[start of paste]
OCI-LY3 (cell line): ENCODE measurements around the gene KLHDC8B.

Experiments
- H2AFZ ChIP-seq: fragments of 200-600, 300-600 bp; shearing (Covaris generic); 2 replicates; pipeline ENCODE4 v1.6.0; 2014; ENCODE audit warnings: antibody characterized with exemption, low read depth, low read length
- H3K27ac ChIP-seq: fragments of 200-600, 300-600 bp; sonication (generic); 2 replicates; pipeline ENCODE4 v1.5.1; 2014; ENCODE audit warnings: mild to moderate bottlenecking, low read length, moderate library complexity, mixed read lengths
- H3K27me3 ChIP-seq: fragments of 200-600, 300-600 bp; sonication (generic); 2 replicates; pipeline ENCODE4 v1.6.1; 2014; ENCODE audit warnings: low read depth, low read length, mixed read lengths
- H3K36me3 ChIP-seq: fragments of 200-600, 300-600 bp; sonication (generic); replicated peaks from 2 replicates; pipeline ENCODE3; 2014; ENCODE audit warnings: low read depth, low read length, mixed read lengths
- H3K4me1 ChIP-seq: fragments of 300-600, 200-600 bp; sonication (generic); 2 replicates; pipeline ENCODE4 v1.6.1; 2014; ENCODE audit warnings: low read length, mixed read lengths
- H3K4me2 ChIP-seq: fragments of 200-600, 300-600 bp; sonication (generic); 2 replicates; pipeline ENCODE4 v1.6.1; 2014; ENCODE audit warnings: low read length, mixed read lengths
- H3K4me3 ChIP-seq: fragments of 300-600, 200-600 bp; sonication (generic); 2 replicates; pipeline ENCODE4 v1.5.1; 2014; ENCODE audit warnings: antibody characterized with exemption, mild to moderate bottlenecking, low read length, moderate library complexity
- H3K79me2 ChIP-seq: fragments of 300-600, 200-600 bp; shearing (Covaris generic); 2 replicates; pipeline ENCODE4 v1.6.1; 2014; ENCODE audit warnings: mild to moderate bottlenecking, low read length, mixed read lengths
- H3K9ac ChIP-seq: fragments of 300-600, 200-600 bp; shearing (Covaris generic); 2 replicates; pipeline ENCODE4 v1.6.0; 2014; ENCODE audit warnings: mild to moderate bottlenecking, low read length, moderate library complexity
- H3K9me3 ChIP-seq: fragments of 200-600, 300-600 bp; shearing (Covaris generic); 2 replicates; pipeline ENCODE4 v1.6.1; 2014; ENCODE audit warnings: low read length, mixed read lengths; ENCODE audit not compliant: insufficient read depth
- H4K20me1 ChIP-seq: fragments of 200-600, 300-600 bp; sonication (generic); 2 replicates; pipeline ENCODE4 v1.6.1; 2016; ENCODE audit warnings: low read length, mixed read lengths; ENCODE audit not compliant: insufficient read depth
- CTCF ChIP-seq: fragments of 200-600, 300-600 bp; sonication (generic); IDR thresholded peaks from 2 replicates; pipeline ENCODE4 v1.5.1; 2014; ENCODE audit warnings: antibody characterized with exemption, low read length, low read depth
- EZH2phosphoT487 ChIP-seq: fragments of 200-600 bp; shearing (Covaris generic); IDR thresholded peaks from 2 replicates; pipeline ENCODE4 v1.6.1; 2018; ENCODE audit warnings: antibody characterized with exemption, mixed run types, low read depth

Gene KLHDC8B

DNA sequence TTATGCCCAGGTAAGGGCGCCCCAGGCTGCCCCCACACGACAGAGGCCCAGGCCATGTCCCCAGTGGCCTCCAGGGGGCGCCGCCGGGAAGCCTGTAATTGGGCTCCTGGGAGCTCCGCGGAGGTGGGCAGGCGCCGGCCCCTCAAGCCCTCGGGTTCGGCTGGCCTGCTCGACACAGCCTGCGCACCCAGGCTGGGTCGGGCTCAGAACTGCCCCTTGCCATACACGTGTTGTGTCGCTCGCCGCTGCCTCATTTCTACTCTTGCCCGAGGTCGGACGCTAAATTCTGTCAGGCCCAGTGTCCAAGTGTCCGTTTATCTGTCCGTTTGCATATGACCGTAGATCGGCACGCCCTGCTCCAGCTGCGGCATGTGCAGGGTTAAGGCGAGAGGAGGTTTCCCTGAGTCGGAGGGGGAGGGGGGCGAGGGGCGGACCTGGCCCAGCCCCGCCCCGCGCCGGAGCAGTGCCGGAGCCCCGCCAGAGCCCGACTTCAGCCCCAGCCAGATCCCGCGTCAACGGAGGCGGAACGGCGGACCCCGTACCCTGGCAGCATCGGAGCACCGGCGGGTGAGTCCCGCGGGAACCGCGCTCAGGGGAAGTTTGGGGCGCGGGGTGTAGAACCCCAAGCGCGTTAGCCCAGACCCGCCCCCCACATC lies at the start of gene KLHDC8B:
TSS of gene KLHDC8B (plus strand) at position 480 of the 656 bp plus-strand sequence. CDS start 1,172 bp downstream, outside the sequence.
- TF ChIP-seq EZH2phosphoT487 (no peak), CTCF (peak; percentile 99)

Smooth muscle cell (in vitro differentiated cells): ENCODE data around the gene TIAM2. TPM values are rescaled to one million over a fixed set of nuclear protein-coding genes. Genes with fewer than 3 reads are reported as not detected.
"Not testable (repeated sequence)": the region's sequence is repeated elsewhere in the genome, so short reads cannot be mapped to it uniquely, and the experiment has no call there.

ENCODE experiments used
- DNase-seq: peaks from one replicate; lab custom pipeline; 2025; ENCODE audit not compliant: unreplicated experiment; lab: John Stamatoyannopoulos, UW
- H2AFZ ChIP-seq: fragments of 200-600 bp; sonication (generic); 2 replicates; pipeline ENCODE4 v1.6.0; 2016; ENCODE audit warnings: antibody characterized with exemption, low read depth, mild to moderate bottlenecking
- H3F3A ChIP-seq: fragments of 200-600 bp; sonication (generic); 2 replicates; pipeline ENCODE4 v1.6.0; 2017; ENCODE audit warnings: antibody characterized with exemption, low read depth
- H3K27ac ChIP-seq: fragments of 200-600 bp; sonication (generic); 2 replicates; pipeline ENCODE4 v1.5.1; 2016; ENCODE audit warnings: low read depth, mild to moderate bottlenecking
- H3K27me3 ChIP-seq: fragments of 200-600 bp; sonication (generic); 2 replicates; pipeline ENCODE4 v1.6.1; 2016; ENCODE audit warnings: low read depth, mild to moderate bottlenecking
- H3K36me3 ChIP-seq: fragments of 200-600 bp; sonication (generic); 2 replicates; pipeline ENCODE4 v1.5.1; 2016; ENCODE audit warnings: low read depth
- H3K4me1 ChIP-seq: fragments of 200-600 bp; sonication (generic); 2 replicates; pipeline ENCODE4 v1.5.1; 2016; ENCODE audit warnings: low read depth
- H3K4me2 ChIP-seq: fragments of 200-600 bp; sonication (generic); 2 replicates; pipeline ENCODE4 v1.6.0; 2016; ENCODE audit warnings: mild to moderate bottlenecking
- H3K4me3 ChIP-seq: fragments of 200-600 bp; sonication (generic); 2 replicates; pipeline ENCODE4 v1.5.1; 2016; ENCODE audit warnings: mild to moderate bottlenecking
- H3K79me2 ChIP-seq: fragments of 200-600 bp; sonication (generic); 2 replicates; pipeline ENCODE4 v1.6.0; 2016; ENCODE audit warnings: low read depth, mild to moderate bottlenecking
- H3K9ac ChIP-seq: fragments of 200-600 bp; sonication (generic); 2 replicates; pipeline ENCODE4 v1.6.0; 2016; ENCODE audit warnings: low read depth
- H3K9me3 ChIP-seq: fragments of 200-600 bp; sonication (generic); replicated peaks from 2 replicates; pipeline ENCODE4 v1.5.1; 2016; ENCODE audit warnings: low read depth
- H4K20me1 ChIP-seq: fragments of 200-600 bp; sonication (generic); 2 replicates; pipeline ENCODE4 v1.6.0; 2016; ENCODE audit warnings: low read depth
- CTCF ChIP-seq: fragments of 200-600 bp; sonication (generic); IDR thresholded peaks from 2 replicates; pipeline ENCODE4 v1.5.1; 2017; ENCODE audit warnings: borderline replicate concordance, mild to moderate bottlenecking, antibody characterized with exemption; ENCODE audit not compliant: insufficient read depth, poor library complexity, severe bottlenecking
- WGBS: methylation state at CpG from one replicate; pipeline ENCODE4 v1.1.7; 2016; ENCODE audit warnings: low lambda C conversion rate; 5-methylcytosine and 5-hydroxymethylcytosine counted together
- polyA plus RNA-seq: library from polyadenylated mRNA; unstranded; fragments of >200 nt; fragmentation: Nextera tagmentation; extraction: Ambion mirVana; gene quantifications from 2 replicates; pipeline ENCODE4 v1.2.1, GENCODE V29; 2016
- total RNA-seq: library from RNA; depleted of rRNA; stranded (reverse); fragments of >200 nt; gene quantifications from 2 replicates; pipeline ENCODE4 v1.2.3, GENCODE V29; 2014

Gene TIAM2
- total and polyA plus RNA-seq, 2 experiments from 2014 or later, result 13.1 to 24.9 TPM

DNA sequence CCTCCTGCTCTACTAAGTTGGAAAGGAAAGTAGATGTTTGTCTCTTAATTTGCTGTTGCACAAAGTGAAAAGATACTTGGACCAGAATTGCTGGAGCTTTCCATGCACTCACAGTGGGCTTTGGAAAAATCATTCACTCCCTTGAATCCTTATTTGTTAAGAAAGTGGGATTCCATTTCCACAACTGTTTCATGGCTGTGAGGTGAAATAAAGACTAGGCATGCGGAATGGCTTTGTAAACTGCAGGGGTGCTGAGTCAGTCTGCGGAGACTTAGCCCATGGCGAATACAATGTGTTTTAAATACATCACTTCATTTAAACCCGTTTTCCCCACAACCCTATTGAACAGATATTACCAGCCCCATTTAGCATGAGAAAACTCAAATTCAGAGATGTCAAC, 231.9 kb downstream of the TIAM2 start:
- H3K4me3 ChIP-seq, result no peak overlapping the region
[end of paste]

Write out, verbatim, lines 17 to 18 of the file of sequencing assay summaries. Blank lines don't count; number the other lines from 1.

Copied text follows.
DNA sequence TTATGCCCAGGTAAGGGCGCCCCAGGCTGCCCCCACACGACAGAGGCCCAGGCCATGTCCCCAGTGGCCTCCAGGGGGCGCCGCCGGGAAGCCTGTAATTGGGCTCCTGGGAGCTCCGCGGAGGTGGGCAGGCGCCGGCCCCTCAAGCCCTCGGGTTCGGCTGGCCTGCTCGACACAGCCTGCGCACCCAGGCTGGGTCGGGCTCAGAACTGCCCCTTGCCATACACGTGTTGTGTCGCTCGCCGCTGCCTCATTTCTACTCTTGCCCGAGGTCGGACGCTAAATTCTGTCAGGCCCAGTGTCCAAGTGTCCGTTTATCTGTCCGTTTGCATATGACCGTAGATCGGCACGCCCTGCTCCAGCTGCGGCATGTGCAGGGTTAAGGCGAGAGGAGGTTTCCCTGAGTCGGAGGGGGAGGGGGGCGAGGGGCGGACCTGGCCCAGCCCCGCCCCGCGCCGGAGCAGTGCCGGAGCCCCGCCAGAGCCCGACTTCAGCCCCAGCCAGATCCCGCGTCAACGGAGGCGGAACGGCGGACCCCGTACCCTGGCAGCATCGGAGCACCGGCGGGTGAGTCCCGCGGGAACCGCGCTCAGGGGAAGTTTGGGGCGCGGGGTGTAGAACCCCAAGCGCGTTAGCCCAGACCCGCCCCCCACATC lies at the start of gene KLHDC8B:
TSS of gene KLHDC8B (plus strand) at position 480 of the 656 bp plus-strand sequence. CDS start 1,172 bp downstream, outside the sequence.